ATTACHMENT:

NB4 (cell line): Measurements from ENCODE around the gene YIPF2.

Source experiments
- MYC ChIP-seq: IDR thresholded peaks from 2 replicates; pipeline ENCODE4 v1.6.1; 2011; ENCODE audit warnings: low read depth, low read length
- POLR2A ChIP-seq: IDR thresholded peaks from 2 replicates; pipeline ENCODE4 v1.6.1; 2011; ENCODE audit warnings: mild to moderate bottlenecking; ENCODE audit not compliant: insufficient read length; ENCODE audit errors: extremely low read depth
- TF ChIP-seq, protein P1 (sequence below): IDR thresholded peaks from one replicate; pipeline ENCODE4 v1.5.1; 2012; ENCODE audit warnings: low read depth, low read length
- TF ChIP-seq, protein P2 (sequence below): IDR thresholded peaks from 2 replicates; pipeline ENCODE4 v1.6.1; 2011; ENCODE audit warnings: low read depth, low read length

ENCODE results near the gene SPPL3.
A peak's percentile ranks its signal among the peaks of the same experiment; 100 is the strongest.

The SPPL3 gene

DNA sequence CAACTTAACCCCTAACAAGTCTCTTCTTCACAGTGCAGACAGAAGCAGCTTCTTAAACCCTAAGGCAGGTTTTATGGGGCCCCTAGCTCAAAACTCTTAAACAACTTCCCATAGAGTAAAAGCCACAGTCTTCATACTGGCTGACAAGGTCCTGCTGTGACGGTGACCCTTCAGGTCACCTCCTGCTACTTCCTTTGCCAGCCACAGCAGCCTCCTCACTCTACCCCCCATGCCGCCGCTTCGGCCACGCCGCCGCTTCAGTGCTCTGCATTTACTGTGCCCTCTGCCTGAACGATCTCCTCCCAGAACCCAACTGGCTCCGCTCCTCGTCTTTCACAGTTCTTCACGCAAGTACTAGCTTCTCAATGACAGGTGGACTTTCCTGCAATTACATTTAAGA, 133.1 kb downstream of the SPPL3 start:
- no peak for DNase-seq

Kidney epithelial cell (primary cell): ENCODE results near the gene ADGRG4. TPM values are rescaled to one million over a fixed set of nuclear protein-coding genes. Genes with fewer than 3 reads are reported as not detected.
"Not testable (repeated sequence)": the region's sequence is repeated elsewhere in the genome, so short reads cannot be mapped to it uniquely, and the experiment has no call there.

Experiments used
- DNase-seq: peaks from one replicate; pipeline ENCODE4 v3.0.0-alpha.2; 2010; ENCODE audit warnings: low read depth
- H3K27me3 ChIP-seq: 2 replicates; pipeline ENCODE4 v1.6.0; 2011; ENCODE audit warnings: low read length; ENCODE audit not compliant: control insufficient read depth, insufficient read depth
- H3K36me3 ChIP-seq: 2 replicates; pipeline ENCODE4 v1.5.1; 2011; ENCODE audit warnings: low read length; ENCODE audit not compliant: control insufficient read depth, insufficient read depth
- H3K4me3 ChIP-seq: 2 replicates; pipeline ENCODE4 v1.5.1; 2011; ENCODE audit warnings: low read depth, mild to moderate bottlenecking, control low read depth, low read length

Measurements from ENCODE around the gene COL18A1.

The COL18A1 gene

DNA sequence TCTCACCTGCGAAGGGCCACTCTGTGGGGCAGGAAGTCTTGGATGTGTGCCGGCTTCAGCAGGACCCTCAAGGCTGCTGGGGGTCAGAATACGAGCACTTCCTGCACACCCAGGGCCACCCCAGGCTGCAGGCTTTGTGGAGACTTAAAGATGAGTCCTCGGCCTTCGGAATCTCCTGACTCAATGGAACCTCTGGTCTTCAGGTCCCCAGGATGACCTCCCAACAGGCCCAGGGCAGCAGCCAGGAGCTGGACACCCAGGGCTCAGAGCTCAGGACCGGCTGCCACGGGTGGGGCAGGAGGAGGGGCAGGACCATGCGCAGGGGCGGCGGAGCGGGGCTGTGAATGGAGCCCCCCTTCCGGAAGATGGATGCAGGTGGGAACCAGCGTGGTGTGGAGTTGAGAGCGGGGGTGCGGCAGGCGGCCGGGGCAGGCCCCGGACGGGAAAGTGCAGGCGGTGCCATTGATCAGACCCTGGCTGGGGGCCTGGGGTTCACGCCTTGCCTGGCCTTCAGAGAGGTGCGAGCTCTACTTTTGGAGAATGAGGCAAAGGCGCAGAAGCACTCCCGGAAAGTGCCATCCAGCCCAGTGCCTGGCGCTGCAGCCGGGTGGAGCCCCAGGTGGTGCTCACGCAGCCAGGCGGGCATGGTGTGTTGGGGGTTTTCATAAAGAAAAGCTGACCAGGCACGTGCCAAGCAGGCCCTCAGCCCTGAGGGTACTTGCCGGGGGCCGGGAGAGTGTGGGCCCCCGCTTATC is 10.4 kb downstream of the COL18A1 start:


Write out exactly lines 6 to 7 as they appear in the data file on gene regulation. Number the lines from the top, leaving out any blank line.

- TF ChIP-seq, protein P2 (sequence below): IDR thresholded peaks from 2 replicates; pipeline ENCODE4 v1.6.1; 2011; ENCODE audit warnings: low read depth, low read length

ENCODE results near the gene SPPL3.